2019-11-14T17:55:28+00:00March 11th, 2019|

Tracking is really beneficial – this is not just about understanding what you are consuming and those hidden calories that you hadn’t accounted for, it is a really useful tool to better understand what works for you to achieve your goal. Many of us are not getting enough protein in our diets, or perhaps too much sodium or you begin to understand how unbalanced your carbs, protein and fats are.

Download – MYFITNESSPAL app – you can find it FREE in the app store – or head here  Set up your profile and be realistic. There is no point in setting a calorie deficit that is unrealistic and won’t be able to stick to, for example only having 1200 calories to eat in a day. It has to be a goal that is achievable and something you can maintain. Do not compare yours with the next person either – we are individuals in every sense, remember height and starting weight is taking into consideration too.

I added my own calorie counter to work out your calorie deficit/surplus. DO NOT GO BY WHAT MFP SAYS! It doesn’t go by your Total Daily Energy Expenditure (TDEE) then subtracting your deficit or surplus, instead it takes a rough Resting Metabolic Rate (RMR) then gives you calories from exercises and non-exercise activities (NEAT) – (check out my blog on NEAT).  So you will end up with a huge deficit (if weight loss is your goal) and one that is not sustainable. So I go by the TDEE – deficit.

Focus on the weekly amount of calories rather than the daily. If you know you are heading for a big weekend and eating out, drinking etc – then simply cut back for a day or 2 before and after, so by the end of the week you reach your total calorie allowance.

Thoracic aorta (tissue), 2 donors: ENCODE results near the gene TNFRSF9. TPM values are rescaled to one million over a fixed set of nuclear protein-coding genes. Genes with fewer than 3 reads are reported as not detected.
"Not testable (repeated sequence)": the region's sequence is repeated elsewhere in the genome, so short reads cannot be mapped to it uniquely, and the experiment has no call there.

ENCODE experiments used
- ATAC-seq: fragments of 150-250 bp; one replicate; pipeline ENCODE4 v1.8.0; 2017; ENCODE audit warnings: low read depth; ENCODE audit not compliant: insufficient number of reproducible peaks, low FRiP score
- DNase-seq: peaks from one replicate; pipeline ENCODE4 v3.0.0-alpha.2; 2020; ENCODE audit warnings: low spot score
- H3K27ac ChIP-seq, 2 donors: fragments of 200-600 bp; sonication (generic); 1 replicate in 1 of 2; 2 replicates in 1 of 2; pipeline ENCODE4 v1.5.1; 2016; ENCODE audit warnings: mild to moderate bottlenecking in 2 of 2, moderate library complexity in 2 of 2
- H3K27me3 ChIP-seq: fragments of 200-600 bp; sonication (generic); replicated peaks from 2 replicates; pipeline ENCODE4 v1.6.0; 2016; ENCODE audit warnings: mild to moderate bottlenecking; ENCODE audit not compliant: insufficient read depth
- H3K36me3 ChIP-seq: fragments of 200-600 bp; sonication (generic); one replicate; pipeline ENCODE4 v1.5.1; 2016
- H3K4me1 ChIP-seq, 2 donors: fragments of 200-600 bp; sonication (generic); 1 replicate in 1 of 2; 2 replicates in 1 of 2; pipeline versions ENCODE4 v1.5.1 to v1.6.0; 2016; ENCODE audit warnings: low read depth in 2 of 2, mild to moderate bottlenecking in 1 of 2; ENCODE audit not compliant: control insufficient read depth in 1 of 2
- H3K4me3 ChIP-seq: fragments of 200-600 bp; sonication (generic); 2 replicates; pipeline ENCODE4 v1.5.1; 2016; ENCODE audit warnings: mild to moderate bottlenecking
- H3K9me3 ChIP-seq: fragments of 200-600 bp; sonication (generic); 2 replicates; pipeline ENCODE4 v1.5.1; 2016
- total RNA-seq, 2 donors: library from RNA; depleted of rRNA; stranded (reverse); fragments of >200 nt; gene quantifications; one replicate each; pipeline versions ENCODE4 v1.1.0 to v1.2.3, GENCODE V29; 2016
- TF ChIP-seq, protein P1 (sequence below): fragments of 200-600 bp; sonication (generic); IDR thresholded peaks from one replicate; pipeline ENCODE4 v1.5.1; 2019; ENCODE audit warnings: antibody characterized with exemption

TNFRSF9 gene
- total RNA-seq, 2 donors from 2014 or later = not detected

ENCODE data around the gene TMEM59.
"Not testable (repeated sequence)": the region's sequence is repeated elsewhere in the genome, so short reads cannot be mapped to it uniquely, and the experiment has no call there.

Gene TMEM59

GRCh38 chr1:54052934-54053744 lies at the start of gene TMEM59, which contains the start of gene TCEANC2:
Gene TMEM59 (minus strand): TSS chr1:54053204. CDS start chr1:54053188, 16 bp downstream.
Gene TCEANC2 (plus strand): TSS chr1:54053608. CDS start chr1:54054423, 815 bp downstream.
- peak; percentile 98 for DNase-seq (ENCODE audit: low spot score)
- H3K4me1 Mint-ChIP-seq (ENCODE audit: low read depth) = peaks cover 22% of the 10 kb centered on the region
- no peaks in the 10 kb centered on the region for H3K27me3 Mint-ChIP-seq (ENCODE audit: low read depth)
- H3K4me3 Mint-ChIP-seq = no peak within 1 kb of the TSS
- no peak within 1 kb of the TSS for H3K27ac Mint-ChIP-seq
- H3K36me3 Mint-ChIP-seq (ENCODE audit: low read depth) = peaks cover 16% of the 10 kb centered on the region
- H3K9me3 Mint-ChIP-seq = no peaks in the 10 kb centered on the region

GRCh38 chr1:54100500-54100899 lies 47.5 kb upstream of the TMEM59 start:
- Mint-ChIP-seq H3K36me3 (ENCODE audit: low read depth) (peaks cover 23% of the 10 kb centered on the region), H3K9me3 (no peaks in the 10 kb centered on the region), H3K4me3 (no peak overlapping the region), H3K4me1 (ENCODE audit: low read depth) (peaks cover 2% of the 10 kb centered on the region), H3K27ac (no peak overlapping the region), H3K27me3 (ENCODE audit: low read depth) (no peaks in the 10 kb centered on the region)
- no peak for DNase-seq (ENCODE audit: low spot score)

I always tell my clients it may be trial and error to start off with, with a small deficit (if weight loss is your goal) –you can adjust in small increments if you are feeling it is manageable. Your goal may be that you want to gain muscle and not lose weight – I recommend a maintain goal here, again its trial and error – but makes sure you read the information below with regards to protein.

Macros – When setting up your goal in the myfitnesspal app – you can let the app set your macro split for you or you can adjust it yourself. This again may take a couple of readjustments to get right. One thing to point out is that you can over load on protein – you want to ideally go for around 0.8g to 1.5g per kilo of body weight. I weigh 56 KG and stick to a split of 50% carbs, 20% protein and 30% fat and this works for me. I have tried lots of varied splits but I have found my happy place at this. This gives me 60g of protein – which is slightly over 1g per kg. You may see many tools giving you a 40/40/20 split (protein, fats, carbs) for fat loss – which would give me 120g of protein more than 2g per kg. For me and the majority of people this can be difficult to stick to – excess protein is normally stored as fat while the surplus amino acids are excreted. Additionally, consuming excess protein may result in you eating too many calories, especially if you‘re opting for more calorie-dense sources of protein like high-fat meat and nuts. Remember you want this to be sustainable for long term results – not a quick fix. Unsure about anything – just email me –

If you are wondering what goal to set for yourself – see below.

Lose, Maintain, or Gain? 

15-20% calorie deficit –  promotes safe, steady, sustainable weight loss.

10% calorie deficit and is intended for those with less than 10 pounds to lose and who also wish to build muscle at the same time.

Maintain allows you to eat and maintain your current weight.

5-20 % calorie surplus and is designed for people who are wanting to build muscle fast in conjunction with a comprehensive weight training program. It can also be used by people who are underweight. Be very careful with this as you need to ensure you are on a good training program and a higher protein diet to ensure it is muscle you are building and not fat. –

Mixed Messages